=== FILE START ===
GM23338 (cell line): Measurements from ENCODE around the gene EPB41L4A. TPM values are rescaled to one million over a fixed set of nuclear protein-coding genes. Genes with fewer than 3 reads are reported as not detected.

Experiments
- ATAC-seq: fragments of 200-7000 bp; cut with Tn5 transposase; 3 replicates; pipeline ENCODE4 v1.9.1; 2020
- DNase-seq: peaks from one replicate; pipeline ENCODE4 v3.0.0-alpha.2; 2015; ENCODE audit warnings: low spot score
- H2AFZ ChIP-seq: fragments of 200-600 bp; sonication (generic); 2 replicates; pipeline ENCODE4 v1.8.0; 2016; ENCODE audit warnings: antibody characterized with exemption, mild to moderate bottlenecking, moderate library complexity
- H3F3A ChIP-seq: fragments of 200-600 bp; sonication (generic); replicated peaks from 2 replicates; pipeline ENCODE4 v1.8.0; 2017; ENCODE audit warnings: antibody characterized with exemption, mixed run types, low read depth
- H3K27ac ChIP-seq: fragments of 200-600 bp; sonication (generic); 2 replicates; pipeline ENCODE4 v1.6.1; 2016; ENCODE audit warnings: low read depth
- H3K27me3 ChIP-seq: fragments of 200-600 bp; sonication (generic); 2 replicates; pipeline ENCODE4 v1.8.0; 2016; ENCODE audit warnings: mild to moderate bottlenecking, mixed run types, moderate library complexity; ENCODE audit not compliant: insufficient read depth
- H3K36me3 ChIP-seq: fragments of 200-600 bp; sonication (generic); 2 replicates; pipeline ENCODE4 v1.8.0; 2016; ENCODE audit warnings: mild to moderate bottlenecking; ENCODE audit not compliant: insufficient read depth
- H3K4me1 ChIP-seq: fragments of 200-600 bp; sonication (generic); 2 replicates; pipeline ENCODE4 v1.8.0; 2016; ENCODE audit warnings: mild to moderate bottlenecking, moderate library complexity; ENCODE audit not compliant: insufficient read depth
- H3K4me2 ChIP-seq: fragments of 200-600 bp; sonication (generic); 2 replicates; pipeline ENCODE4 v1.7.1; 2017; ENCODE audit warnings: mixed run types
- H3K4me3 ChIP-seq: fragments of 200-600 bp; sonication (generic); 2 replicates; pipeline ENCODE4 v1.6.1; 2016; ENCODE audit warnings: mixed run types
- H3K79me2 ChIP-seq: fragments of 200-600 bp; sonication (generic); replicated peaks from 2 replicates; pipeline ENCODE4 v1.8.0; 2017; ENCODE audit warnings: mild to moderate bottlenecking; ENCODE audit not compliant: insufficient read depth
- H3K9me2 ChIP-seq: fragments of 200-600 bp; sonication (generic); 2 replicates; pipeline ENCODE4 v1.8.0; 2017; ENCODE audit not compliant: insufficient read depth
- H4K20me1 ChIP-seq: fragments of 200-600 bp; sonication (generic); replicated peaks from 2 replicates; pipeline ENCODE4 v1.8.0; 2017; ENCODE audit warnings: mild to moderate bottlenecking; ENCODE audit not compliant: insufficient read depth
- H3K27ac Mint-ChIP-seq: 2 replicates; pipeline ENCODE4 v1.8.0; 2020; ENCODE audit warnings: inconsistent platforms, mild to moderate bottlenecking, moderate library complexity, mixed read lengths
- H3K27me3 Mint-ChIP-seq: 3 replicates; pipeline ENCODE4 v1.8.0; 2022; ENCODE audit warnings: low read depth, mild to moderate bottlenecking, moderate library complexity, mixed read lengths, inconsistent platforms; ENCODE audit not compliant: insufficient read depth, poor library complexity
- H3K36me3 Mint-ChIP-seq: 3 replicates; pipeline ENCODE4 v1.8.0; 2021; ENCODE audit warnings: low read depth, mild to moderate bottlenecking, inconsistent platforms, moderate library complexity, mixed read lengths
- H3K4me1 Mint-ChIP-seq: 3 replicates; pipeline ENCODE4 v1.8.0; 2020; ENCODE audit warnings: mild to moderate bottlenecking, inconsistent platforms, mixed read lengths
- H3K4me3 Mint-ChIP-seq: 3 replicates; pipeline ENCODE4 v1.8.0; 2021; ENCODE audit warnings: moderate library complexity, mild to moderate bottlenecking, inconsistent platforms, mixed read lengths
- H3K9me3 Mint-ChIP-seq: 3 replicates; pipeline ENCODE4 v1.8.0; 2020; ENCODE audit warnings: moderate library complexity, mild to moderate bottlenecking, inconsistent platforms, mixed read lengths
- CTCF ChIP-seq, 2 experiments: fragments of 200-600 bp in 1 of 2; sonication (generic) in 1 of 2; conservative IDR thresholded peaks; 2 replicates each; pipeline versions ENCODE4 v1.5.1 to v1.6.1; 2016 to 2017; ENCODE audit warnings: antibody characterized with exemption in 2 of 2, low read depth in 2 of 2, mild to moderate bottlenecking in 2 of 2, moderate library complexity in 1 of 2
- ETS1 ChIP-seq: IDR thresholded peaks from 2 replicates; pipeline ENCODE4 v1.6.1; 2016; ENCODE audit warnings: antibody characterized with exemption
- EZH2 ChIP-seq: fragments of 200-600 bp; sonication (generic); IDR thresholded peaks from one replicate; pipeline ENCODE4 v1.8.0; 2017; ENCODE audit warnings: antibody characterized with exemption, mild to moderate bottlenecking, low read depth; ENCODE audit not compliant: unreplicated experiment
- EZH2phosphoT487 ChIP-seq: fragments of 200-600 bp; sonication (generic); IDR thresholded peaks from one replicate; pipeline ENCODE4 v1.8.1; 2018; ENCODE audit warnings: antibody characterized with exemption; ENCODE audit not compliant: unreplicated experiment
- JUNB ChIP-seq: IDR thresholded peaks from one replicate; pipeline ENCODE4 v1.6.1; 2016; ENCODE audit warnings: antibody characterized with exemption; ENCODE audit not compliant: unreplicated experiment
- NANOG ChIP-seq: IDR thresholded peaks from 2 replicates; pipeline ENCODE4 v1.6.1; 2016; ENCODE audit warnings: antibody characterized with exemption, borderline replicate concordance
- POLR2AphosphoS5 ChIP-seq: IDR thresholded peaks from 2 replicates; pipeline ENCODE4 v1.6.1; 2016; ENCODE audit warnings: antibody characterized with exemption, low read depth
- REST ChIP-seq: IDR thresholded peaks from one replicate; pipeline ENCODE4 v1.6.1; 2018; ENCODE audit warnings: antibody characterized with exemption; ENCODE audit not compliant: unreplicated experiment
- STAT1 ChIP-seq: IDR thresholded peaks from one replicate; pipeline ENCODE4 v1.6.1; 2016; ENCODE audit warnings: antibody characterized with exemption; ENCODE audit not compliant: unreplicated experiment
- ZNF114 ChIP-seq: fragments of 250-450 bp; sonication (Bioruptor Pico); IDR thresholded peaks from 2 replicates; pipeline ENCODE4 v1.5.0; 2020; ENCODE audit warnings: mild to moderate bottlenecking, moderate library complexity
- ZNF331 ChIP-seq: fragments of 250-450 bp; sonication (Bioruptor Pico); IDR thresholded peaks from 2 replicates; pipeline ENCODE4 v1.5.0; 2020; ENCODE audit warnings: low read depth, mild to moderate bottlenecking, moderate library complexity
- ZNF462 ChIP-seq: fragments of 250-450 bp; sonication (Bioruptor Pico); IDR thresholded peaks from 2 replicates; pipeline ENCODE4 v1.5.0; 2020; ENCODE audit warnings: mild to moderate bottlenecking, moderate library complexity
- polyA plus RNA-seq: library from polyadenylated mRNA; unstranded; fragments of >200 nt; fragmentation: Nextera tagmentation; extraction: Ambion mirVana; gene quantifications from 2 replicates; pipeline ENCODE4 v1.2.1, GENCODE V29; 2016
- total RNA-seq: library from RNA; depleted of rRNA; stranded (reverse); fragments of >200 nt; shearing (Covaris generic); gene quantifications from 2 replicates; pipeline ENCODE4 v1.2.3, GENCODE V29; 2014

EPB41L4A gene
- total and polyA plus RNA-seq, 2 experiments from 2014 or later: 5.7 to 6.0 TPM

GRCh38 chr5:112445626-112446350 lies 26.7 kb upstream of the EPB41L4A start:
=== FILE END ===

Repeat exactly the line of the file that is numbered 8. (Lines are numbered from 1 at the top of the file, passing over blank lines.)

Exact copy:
- H3K27me3 ChIP-seq: fragments of 200-600 bp; sonication (generic); 2 replicates; pipeline ENCODE4 v1.8.0; 2016; ENCODE audit warnings: mild to moderate bottlenecking, mixed run types, moderate library complexity; ENCODE audit not compliant: insufficient read depth